Judge: Qualcomm violates Broadcom ruling

Qualcomm has violated a court-ordered ban on the use of patented wireless tech owned by Broadcom, a federal judge rules.

Marguerite Reardon Former senior reporter
Marguerite Reardon started as a CNET News reporter in 2004, covering cellphone services, broadband, citywide Wi-Fi, the Net neutrality debate and the consolidation of the phone companies.
Marguerite Reardon

The legal drama between wireless chipmakers Qualcomm and Broadcom continues this week.

On Thursday, the companies said a federal judge has ruled that Qualcomm is in contempt of an injunction that bans the use of patented wireless technology owned by Broadcom.

U.S. District Judge James Selna ruled that Qualcomm violated an injunction issued last year that banned Qualcomm from using technology in its chips that violates Broadcom's patents on wireless technology. The judge also ruled that Qualcomm has not been paying royalties to Broadcom for the use of its technology in Qualcomm-based cell phones with QChat walkie-talkie feature.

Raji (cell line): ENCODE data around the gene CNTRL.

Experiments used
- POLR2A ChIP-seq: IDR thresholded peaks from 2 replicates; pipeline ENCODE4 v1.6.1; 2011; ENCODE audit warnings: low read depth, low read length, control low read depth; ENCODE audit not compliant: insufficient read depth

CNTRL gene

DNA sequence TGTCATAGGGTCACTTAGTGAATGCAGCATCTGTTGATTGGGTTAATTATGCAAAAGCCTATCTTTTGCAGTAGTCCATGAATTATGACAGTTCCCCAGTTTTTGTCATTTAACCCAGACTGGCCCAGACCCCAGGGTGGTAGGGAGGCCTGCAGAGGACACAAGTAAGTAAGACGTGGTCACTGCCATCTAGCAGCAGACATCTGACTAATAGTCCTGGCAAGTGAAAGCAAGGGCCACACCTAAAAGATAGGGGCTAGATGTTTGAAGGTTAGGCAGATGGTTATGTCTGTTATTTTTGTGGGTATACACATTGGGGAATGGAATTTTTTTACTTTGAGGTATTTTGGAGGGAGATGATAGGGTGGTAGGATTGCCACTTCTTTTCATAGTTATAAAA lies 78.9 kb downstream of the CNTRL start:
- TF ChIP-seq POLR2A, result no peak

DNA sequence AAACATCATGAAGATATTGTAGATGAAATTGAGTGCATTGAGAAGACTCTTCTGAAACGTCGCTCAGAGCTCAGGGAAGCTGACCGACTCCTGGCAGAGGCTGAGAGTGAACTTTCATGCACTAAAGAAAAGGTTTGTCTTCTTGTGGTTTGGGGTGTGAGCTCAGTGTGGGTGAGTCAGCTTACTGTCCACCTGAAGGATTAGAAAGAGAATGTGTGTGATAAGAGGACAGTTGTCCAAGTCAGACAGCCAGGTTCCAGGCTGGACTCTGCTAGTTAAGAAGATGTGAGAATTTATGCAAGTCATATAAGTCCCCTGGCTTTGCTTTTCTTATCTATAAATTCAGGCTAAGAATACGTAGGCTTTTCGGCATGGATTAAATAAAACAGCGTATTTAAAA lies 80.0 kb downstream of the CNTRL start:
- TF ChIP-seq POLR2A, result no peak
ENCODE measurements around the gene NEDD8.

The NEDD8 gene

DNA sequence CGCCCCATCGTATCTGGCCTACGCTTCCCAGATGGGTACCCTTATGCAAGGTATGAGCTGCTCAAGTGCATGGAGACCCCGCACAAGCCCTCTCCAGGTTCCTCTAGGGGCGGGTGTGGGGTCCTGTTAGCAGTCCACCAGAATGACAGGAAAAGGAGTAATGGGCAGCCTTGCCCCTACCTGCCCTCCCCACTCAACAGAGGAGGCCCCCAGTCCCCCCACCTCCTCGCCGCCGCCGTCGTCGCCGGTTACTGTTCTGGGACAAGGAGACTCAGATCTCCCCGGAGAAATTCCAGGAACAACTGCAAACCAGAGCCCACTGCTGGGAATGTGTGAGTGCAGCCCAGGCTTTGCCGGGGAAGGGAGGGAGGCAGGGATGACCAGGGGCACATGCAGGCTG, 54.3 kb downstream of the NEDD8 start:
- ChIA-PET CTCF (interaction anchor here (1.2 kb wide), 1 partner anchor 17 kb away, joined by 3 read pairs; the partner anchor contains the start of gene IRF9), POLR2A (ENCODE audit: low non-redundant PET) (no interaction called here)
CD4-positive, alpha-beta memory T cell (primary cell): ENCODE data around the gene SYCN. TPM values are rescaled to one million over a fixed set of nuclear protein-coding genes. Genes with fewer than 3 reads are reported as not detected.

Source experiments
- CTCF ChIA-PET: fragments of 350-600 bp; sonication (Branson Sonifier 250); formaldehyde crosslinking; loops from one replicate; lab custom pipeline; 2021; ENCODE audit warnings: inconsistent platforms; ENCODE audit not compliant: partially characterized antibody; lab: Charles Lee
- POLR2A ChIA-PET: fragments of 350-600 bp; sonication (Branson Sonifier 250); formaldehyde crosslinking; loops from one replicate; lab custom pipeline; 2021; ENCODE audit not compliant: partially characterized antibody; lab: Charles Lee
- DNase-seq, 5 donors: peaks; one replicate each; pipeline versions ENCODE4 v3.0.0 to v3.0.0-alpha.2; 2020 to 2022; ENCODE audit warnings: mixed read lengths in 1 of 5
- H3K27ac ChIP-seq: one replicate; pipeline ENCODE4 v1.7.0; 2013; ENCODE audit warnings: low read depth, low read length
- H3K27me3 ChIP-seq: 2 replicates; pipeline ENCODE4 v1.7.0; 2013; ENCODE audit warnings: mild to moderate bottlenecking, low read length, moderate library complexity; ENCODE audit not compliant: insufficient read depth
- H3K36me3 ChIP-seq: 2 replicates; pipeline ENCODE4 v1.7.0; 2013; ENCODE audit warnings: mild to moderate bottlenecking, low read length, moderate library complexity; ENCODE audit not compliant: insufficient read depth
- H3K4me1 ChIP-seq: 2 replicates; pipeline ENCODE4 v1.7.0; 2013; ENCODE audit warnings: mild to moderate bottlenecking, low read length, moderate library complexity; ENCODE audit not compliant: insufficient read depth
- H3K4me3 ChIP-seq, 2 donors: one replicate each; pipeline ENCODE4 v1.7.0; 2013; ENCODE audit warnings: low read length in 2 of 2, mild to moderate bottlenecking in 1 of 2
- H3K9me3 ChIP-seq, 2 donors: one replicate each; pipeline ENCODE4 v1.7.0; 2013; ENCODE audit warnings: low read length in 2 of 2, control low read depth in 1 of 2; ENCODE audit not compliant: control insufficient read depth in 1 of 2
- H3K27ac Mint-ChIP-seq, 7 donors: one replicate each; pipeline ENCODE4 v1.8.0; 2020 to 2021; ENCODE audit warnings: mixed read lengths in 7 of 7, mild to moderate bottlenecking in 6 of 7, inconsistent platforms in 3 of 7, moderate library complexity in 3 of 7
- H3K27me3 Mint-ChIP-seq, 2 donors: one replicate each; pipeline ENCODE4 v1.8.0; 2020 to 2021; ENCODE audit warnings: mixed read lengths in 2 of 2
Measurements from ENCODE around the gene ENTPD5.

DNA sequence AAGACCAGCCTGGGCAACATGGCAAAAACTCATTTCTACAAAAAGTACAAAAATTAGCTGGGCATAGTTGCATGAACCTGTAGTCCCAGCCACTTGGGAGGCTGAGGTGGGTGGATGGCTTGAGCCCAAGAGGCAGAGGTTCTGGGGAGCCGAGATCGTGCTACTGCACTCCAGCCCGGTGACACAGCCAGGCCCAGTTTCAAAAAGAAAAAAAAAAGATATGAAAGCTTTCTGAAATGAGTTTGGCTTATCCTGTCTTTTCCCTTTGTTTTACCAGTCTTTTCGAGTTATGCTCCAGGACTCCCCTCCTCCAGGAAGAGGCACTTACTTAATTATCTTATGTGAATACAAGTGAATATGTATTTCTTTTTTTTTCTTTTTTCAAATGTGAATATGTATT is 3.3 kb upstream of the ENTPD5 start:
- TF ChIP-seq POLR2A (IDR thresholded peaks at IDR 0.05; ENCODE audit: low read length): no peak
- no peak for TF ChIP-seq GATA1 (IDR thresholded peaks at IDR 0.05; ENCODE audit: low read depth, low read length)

Qualcomm said in a statement that it will appeal the decision. It didn't disclose how much the damages will mount to.

In May 2007, a jury found that Qualcomm had violated patents held by Broadcom that help cell phones process video and walkie-talkie conversations. Selna ordered Qualcomm to stop using the technology and to pay Broadcom royalties on existing infringing QChat products.

Qualcomm has since developed technology that circumvents the disputed patents. This means that newer QChat phones aren't affected.

Qualcomm and Broadcom have been battling each other in court since 2005. In the past couple of years, the smaller Broadcom has aggressively defended its patents and won several victories. Last year, it won a major victory when the U.S. International Trade Commission ordered a ban on the import of all new models of 3G wireless handsets with Qualcomm chipsets that infringe Broadcom patents.